Voters will decide June 8 whether the state should borrow $10.25 million to upgrade water infrastructure and improve water quality. The bond would be matched with $33.25 million in federal and private funds.

If approved, Question 5 would replenish two funds that lend money to communities and water districts on a revolving basis; as the loan is repaid with interest, the money is lent again.

The Safe Drinking Water Revolving Loan Fund would receive $3.4 million that is needed to secure $17 million in federal money over the next two years.

There are more than 20 projects awaiting funding, according to Nancy Beardsley, director of the Division of Environmental Health at the Maine Department of Health and Human Services, which manages the fund.

The highest-priority projects are those that address a public health risk, she said, such as the presence of contaminants in the water.

Many areas of Maine have relatively high concentrations of natural arsenic and uranium in their water, Beardsley said, noting the federal government has installed new safety limits for these chemicals in the past several years.

The department received requests to fund projects that would cost $42 million this year, and anticipates being able to spend only $18 million if the bond package is approved.

“We have more projects each year than we have money available,” said Beardsley.

Question 5 also includes $3 million that would bring in an additional $15 million in federal money for the Wastewater Treatment Facility State Revolving Loan Fund.

Municipalities can borrow money from this to upgrade their sewer systems and eliminate combined sewer and storm-water overflow systems present in larger communities. This fund has been in place for 20 years and has loaned out over $500 million.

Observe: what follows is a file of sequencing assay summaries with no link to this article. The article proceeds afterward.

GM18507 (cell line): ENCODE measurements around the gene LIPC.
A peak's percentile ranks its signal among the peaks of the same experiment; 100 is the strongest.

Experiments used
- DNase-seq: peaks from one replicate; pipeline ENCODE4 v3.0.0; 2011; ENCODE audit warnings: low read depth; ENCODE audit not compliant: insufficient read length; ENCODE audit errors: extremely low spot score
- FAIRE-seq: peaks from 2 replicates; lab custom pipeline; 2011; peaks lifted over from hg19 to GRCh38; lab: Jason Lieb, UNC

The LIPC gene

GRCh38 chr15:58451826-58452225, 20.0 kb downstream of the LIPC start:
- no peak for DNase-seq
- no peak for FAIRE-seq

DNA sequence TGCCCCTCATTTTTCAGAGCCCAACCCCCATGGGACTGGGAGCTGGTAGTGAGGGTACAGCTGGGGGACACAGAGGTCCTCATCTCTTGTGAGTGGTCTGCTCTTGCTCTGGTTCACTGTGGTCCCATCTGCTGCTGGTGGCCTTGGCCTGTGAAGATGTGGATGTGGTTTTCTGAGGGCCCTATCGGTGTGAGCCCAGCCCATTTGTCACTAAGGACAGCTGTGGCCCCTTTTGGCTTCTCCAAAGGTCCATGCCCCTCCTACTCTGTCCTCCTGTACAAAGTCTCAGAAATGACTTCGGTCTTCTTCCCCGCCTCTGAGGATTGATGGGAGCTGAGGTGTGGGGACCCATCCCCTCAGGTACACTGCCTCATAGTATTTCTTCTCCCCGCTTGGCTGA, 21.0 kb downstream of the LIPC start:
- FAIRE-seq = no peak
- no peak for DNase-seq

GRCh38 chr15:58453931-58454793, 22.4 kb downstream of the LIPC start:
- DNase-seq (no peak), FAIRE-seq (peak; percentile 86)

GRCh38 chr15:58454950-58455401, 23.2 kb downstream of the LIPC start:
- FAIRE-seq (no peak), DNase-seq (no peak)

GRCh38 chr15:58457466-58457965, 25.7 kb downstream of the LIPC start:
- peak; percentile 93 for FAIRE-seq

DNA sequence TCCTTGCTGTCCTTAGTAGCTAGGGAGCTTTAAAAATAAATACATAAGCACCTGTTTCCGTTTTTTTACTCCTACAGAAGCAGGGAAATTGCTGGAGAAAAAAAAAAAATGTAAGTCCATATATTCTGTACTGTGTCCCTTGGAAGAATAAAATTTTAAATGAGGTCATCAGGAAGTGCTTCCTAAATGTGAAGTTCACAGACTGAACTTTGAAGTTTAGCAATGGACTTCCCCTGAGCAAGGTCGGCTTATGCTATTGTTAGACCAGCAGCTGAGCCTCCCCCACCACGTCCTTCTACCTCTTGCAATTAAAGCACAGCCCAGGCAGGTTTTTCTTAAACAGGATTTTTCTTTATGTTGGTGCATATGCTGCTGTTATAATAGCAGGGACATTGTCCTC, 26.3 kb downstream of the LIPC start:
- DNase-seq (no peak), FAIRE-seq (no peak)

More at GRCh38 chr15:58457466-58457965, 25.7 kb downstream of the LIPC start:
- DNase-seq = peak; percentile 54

“We need to have federal money continue to flow into the fund to keep it going,” said Stephen McLaughlin, engineering manager for the Bureau of Land and Water Quality at the Department of Environmental Protection, which manages the wastewater fund. “Currently, we have documented wastewater needs of another $500 million within the next five years that need to be dealt with.”

If Question 5 is approved, $1 million will help towns without sewer systems work with small businesses and homeowners to build septic systems, cleaning up cesspools and straight pipes that dump sewage into streams.

Another $600,000 would go toward eliminating overboard discharge systems that, even when working properly, require the banning of shellfish harvesting in anticipation of system failure.

In addition, $750,000 would go to investigate and clean up areas of hazardous contamination, and $600,000 more would be used to make grants that would enable poorer communities to build sewerage systems. This program would bring in a match of $900,000 in other funds.

Another $1 million would go to help farmers build irrigation ponds and wells to ease weather-related risk and reduce the environmental impact of pumping water from rivers. In the past decade, this program has protected 9,000 acres of crops worth $21 million, according to Deputy Commissioner of Agriculture Ned Porter.

Democrats generally support the bond package, saying investing in Maine’s infrastructure will pay dividends by creating jobs and preparing the state for the future.

Sen. Minority Leader Kevin Raye, R-Perry, said he expects voters to be more selective about bonds this year because of the economy and what he considers to be excessive borrowing.

“Many issues that in past years could have sailed to passage are going to be rough sledding,” he said.


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